There would be 90 players under contract, 75 with their individual boards, 15 with the High Performance and “A” squads. The objective is to ensure that all the players are available for a new tournament of double-round cricket over six months (as opposed to one round concentrated into six weeks at present).,
It won’t come cheap.
Pybus estimates the cost of the new plan to be US$2.8 million for staff and players, US$750,000 for the expansion of the first-class and one-day competitions, US$300,000 for retainers for the “A” squad.
To raise such sums, he believes sponsorship through naming rights of teams could raise US$200,000 and naming rights to their stadiums a further US$500,000.
“Territorial boards to source sponsorship for first-class teams as they do in Australia, England, South Africa, the IPL,” he wrote, hopefully.
Given that the first-class series hasn’t been sponsored since Carib, the Trinidad and Tobago brewery, ended theirs in 2009, that cricket no longer holds the sporting pride of place it once did in the region and that most of the territories are going through difficult economic times, the marketing departments face a difficult task.
What is more, the WICB is ironically competing for the same financial support from private enterprise and governments as the Caribbean Premier League (CPL), to which it sold its T20 rights last year.
For all that, the stark reality is that West Indies cricket is unmistakably in crisis. It might just be enough to change attitudes; it is either that or “continue like this” towards oblivion.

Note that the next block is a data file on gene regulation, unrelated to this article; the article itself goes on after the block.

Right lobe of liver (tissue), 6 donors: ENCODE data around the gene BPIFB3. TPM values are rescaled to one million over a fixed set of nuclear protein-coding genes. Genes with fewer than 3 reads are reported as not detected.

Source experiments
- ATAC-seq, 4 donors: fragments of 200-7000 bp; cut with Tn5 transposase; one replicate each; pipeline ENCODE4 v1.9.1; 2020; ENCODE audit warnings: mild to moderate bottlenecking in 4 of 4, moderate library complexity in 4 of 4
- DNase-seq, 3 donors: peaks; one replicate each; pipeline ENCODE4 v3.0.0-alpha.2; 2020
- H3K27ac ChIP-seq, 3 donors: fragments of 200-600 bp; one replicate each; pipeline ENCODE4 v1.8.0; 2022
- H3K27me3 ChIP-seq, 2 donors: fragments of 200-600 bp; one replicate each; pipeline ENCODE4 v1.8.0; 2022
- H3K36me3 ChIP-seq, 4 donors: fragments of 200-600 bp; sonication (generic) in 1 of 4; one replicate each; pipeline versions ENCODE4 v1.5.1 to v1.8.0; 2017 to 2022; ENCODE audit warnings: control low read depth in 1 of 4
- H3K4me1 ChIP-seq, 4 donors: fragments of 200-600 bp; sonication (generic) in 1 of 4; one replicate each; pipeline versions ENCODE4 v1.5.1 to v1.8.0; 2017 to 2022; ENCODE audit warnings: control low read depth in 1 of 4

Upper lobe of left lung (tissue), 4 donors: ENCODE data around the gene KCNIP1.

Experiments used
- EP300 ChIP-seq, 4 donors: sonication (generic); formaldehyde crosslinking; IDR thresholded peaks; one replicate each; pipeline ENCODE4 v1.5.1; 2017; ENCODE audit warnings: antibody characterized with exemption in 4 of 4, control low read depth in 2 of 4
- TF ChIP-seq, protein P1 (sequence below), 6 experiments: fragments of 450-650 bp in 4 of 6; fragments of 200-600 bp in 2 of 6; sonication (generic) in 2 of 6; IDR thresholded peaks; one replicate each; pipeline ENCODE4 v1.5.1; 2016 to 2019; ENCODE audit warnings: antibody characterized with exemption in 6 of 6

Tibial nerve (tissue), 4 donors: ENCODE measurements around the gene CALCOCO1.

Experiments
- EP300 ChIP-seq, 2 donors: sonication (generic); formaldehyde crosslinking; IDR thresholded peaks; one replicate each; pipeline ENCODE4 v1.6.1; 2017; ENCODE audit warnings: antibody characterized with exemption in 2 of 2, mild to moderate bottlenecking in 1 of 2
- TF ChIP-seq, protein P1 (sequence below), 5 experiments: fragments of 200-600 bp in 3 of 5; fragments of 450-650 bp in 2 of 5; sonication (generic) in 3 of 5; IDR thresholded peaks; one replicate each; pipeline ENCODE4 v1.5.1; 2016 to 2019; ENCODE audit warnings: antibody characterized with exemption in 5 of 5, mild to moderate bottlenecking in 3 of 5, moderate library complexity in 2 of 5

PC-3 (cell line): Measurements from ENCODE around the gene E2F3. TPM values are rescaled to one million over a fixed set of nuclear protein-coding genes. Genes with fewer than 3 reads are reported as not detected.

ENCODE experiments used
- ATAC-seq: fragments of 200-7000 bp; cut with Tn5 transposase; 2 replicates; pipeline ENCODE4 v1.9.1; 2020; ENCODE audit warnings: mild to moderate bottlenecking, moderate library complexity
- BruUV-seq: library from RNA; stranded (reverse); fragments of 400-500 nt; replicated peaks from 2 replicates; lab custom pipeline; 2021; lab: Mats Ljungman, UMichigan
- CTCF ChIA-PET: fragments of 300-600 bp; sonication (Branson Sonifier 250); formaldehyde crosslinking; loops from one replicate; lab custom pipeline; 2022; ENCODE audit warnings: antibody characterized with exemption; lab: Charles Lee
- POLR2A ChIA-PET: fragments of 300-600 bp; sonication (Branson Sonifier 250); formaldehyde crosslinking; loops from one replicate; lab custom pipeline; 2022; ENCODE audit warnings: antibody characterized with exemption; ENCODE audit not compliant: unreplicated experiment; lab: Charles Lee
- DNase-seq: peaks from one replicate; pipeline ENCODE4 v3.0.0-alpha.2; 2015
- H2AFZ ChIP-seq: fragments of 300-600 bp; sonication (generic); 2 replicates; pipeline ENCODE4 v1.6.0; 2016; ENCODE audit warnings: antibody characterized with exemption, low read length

The directors even agreed to Pybus’ plan for each of the six territories to select their 10 contracted players after which all the others would “go into a draft to equalise the regional distribution of players to the betterment of West Indies cricket”.
The idea is that, within a year, all players would be open to a “free market … as per best practice in overseas first-class cricket”.
While the CPL followed the IPL lead and introduced the draft concept in its first year in 2013, it might be a revolutionary concept too far for traditional West Indies cricket that, after all, comprises a dozen independent nations each protective of its sovereignty.
It was all very well for Narine to turn out for the Guyana Amazon Warriors and Pollard to captain the Barbados Tridents rather than their native Trinidad Red Steel in the inaugural CPL T20 fiesta; another for such a switch to extend to intense, long-standing inter-territorial rivalries.
Englishmen are free to represent several counties, Australians to switch states, New Zealanders to move between provinces during their careers. They are one nationality; there are no more than 20 instances over the years of West Indians representing territories other than their own — and those have been mainly through residence.
It is a wonder West Indies cricket has survived for more than 100 years as an entity; the internal spats that have confronted Caricom, the Caribbean trade and economic grouping, throughout its comparative infancy, typify the potential pitfalls.
Pybus’ is not the first such report commissioned by the WICB. One prepared by a group headed by the former Jamaica prime minister PJ Patterson, presented an equally significant tome in 2007. Its main points were not acted on, prompting Patterson to complain that he had spent a couple of years wasting his time.
It has now reached the stage where the WICB cannot afford to treat Pybus’ the same way.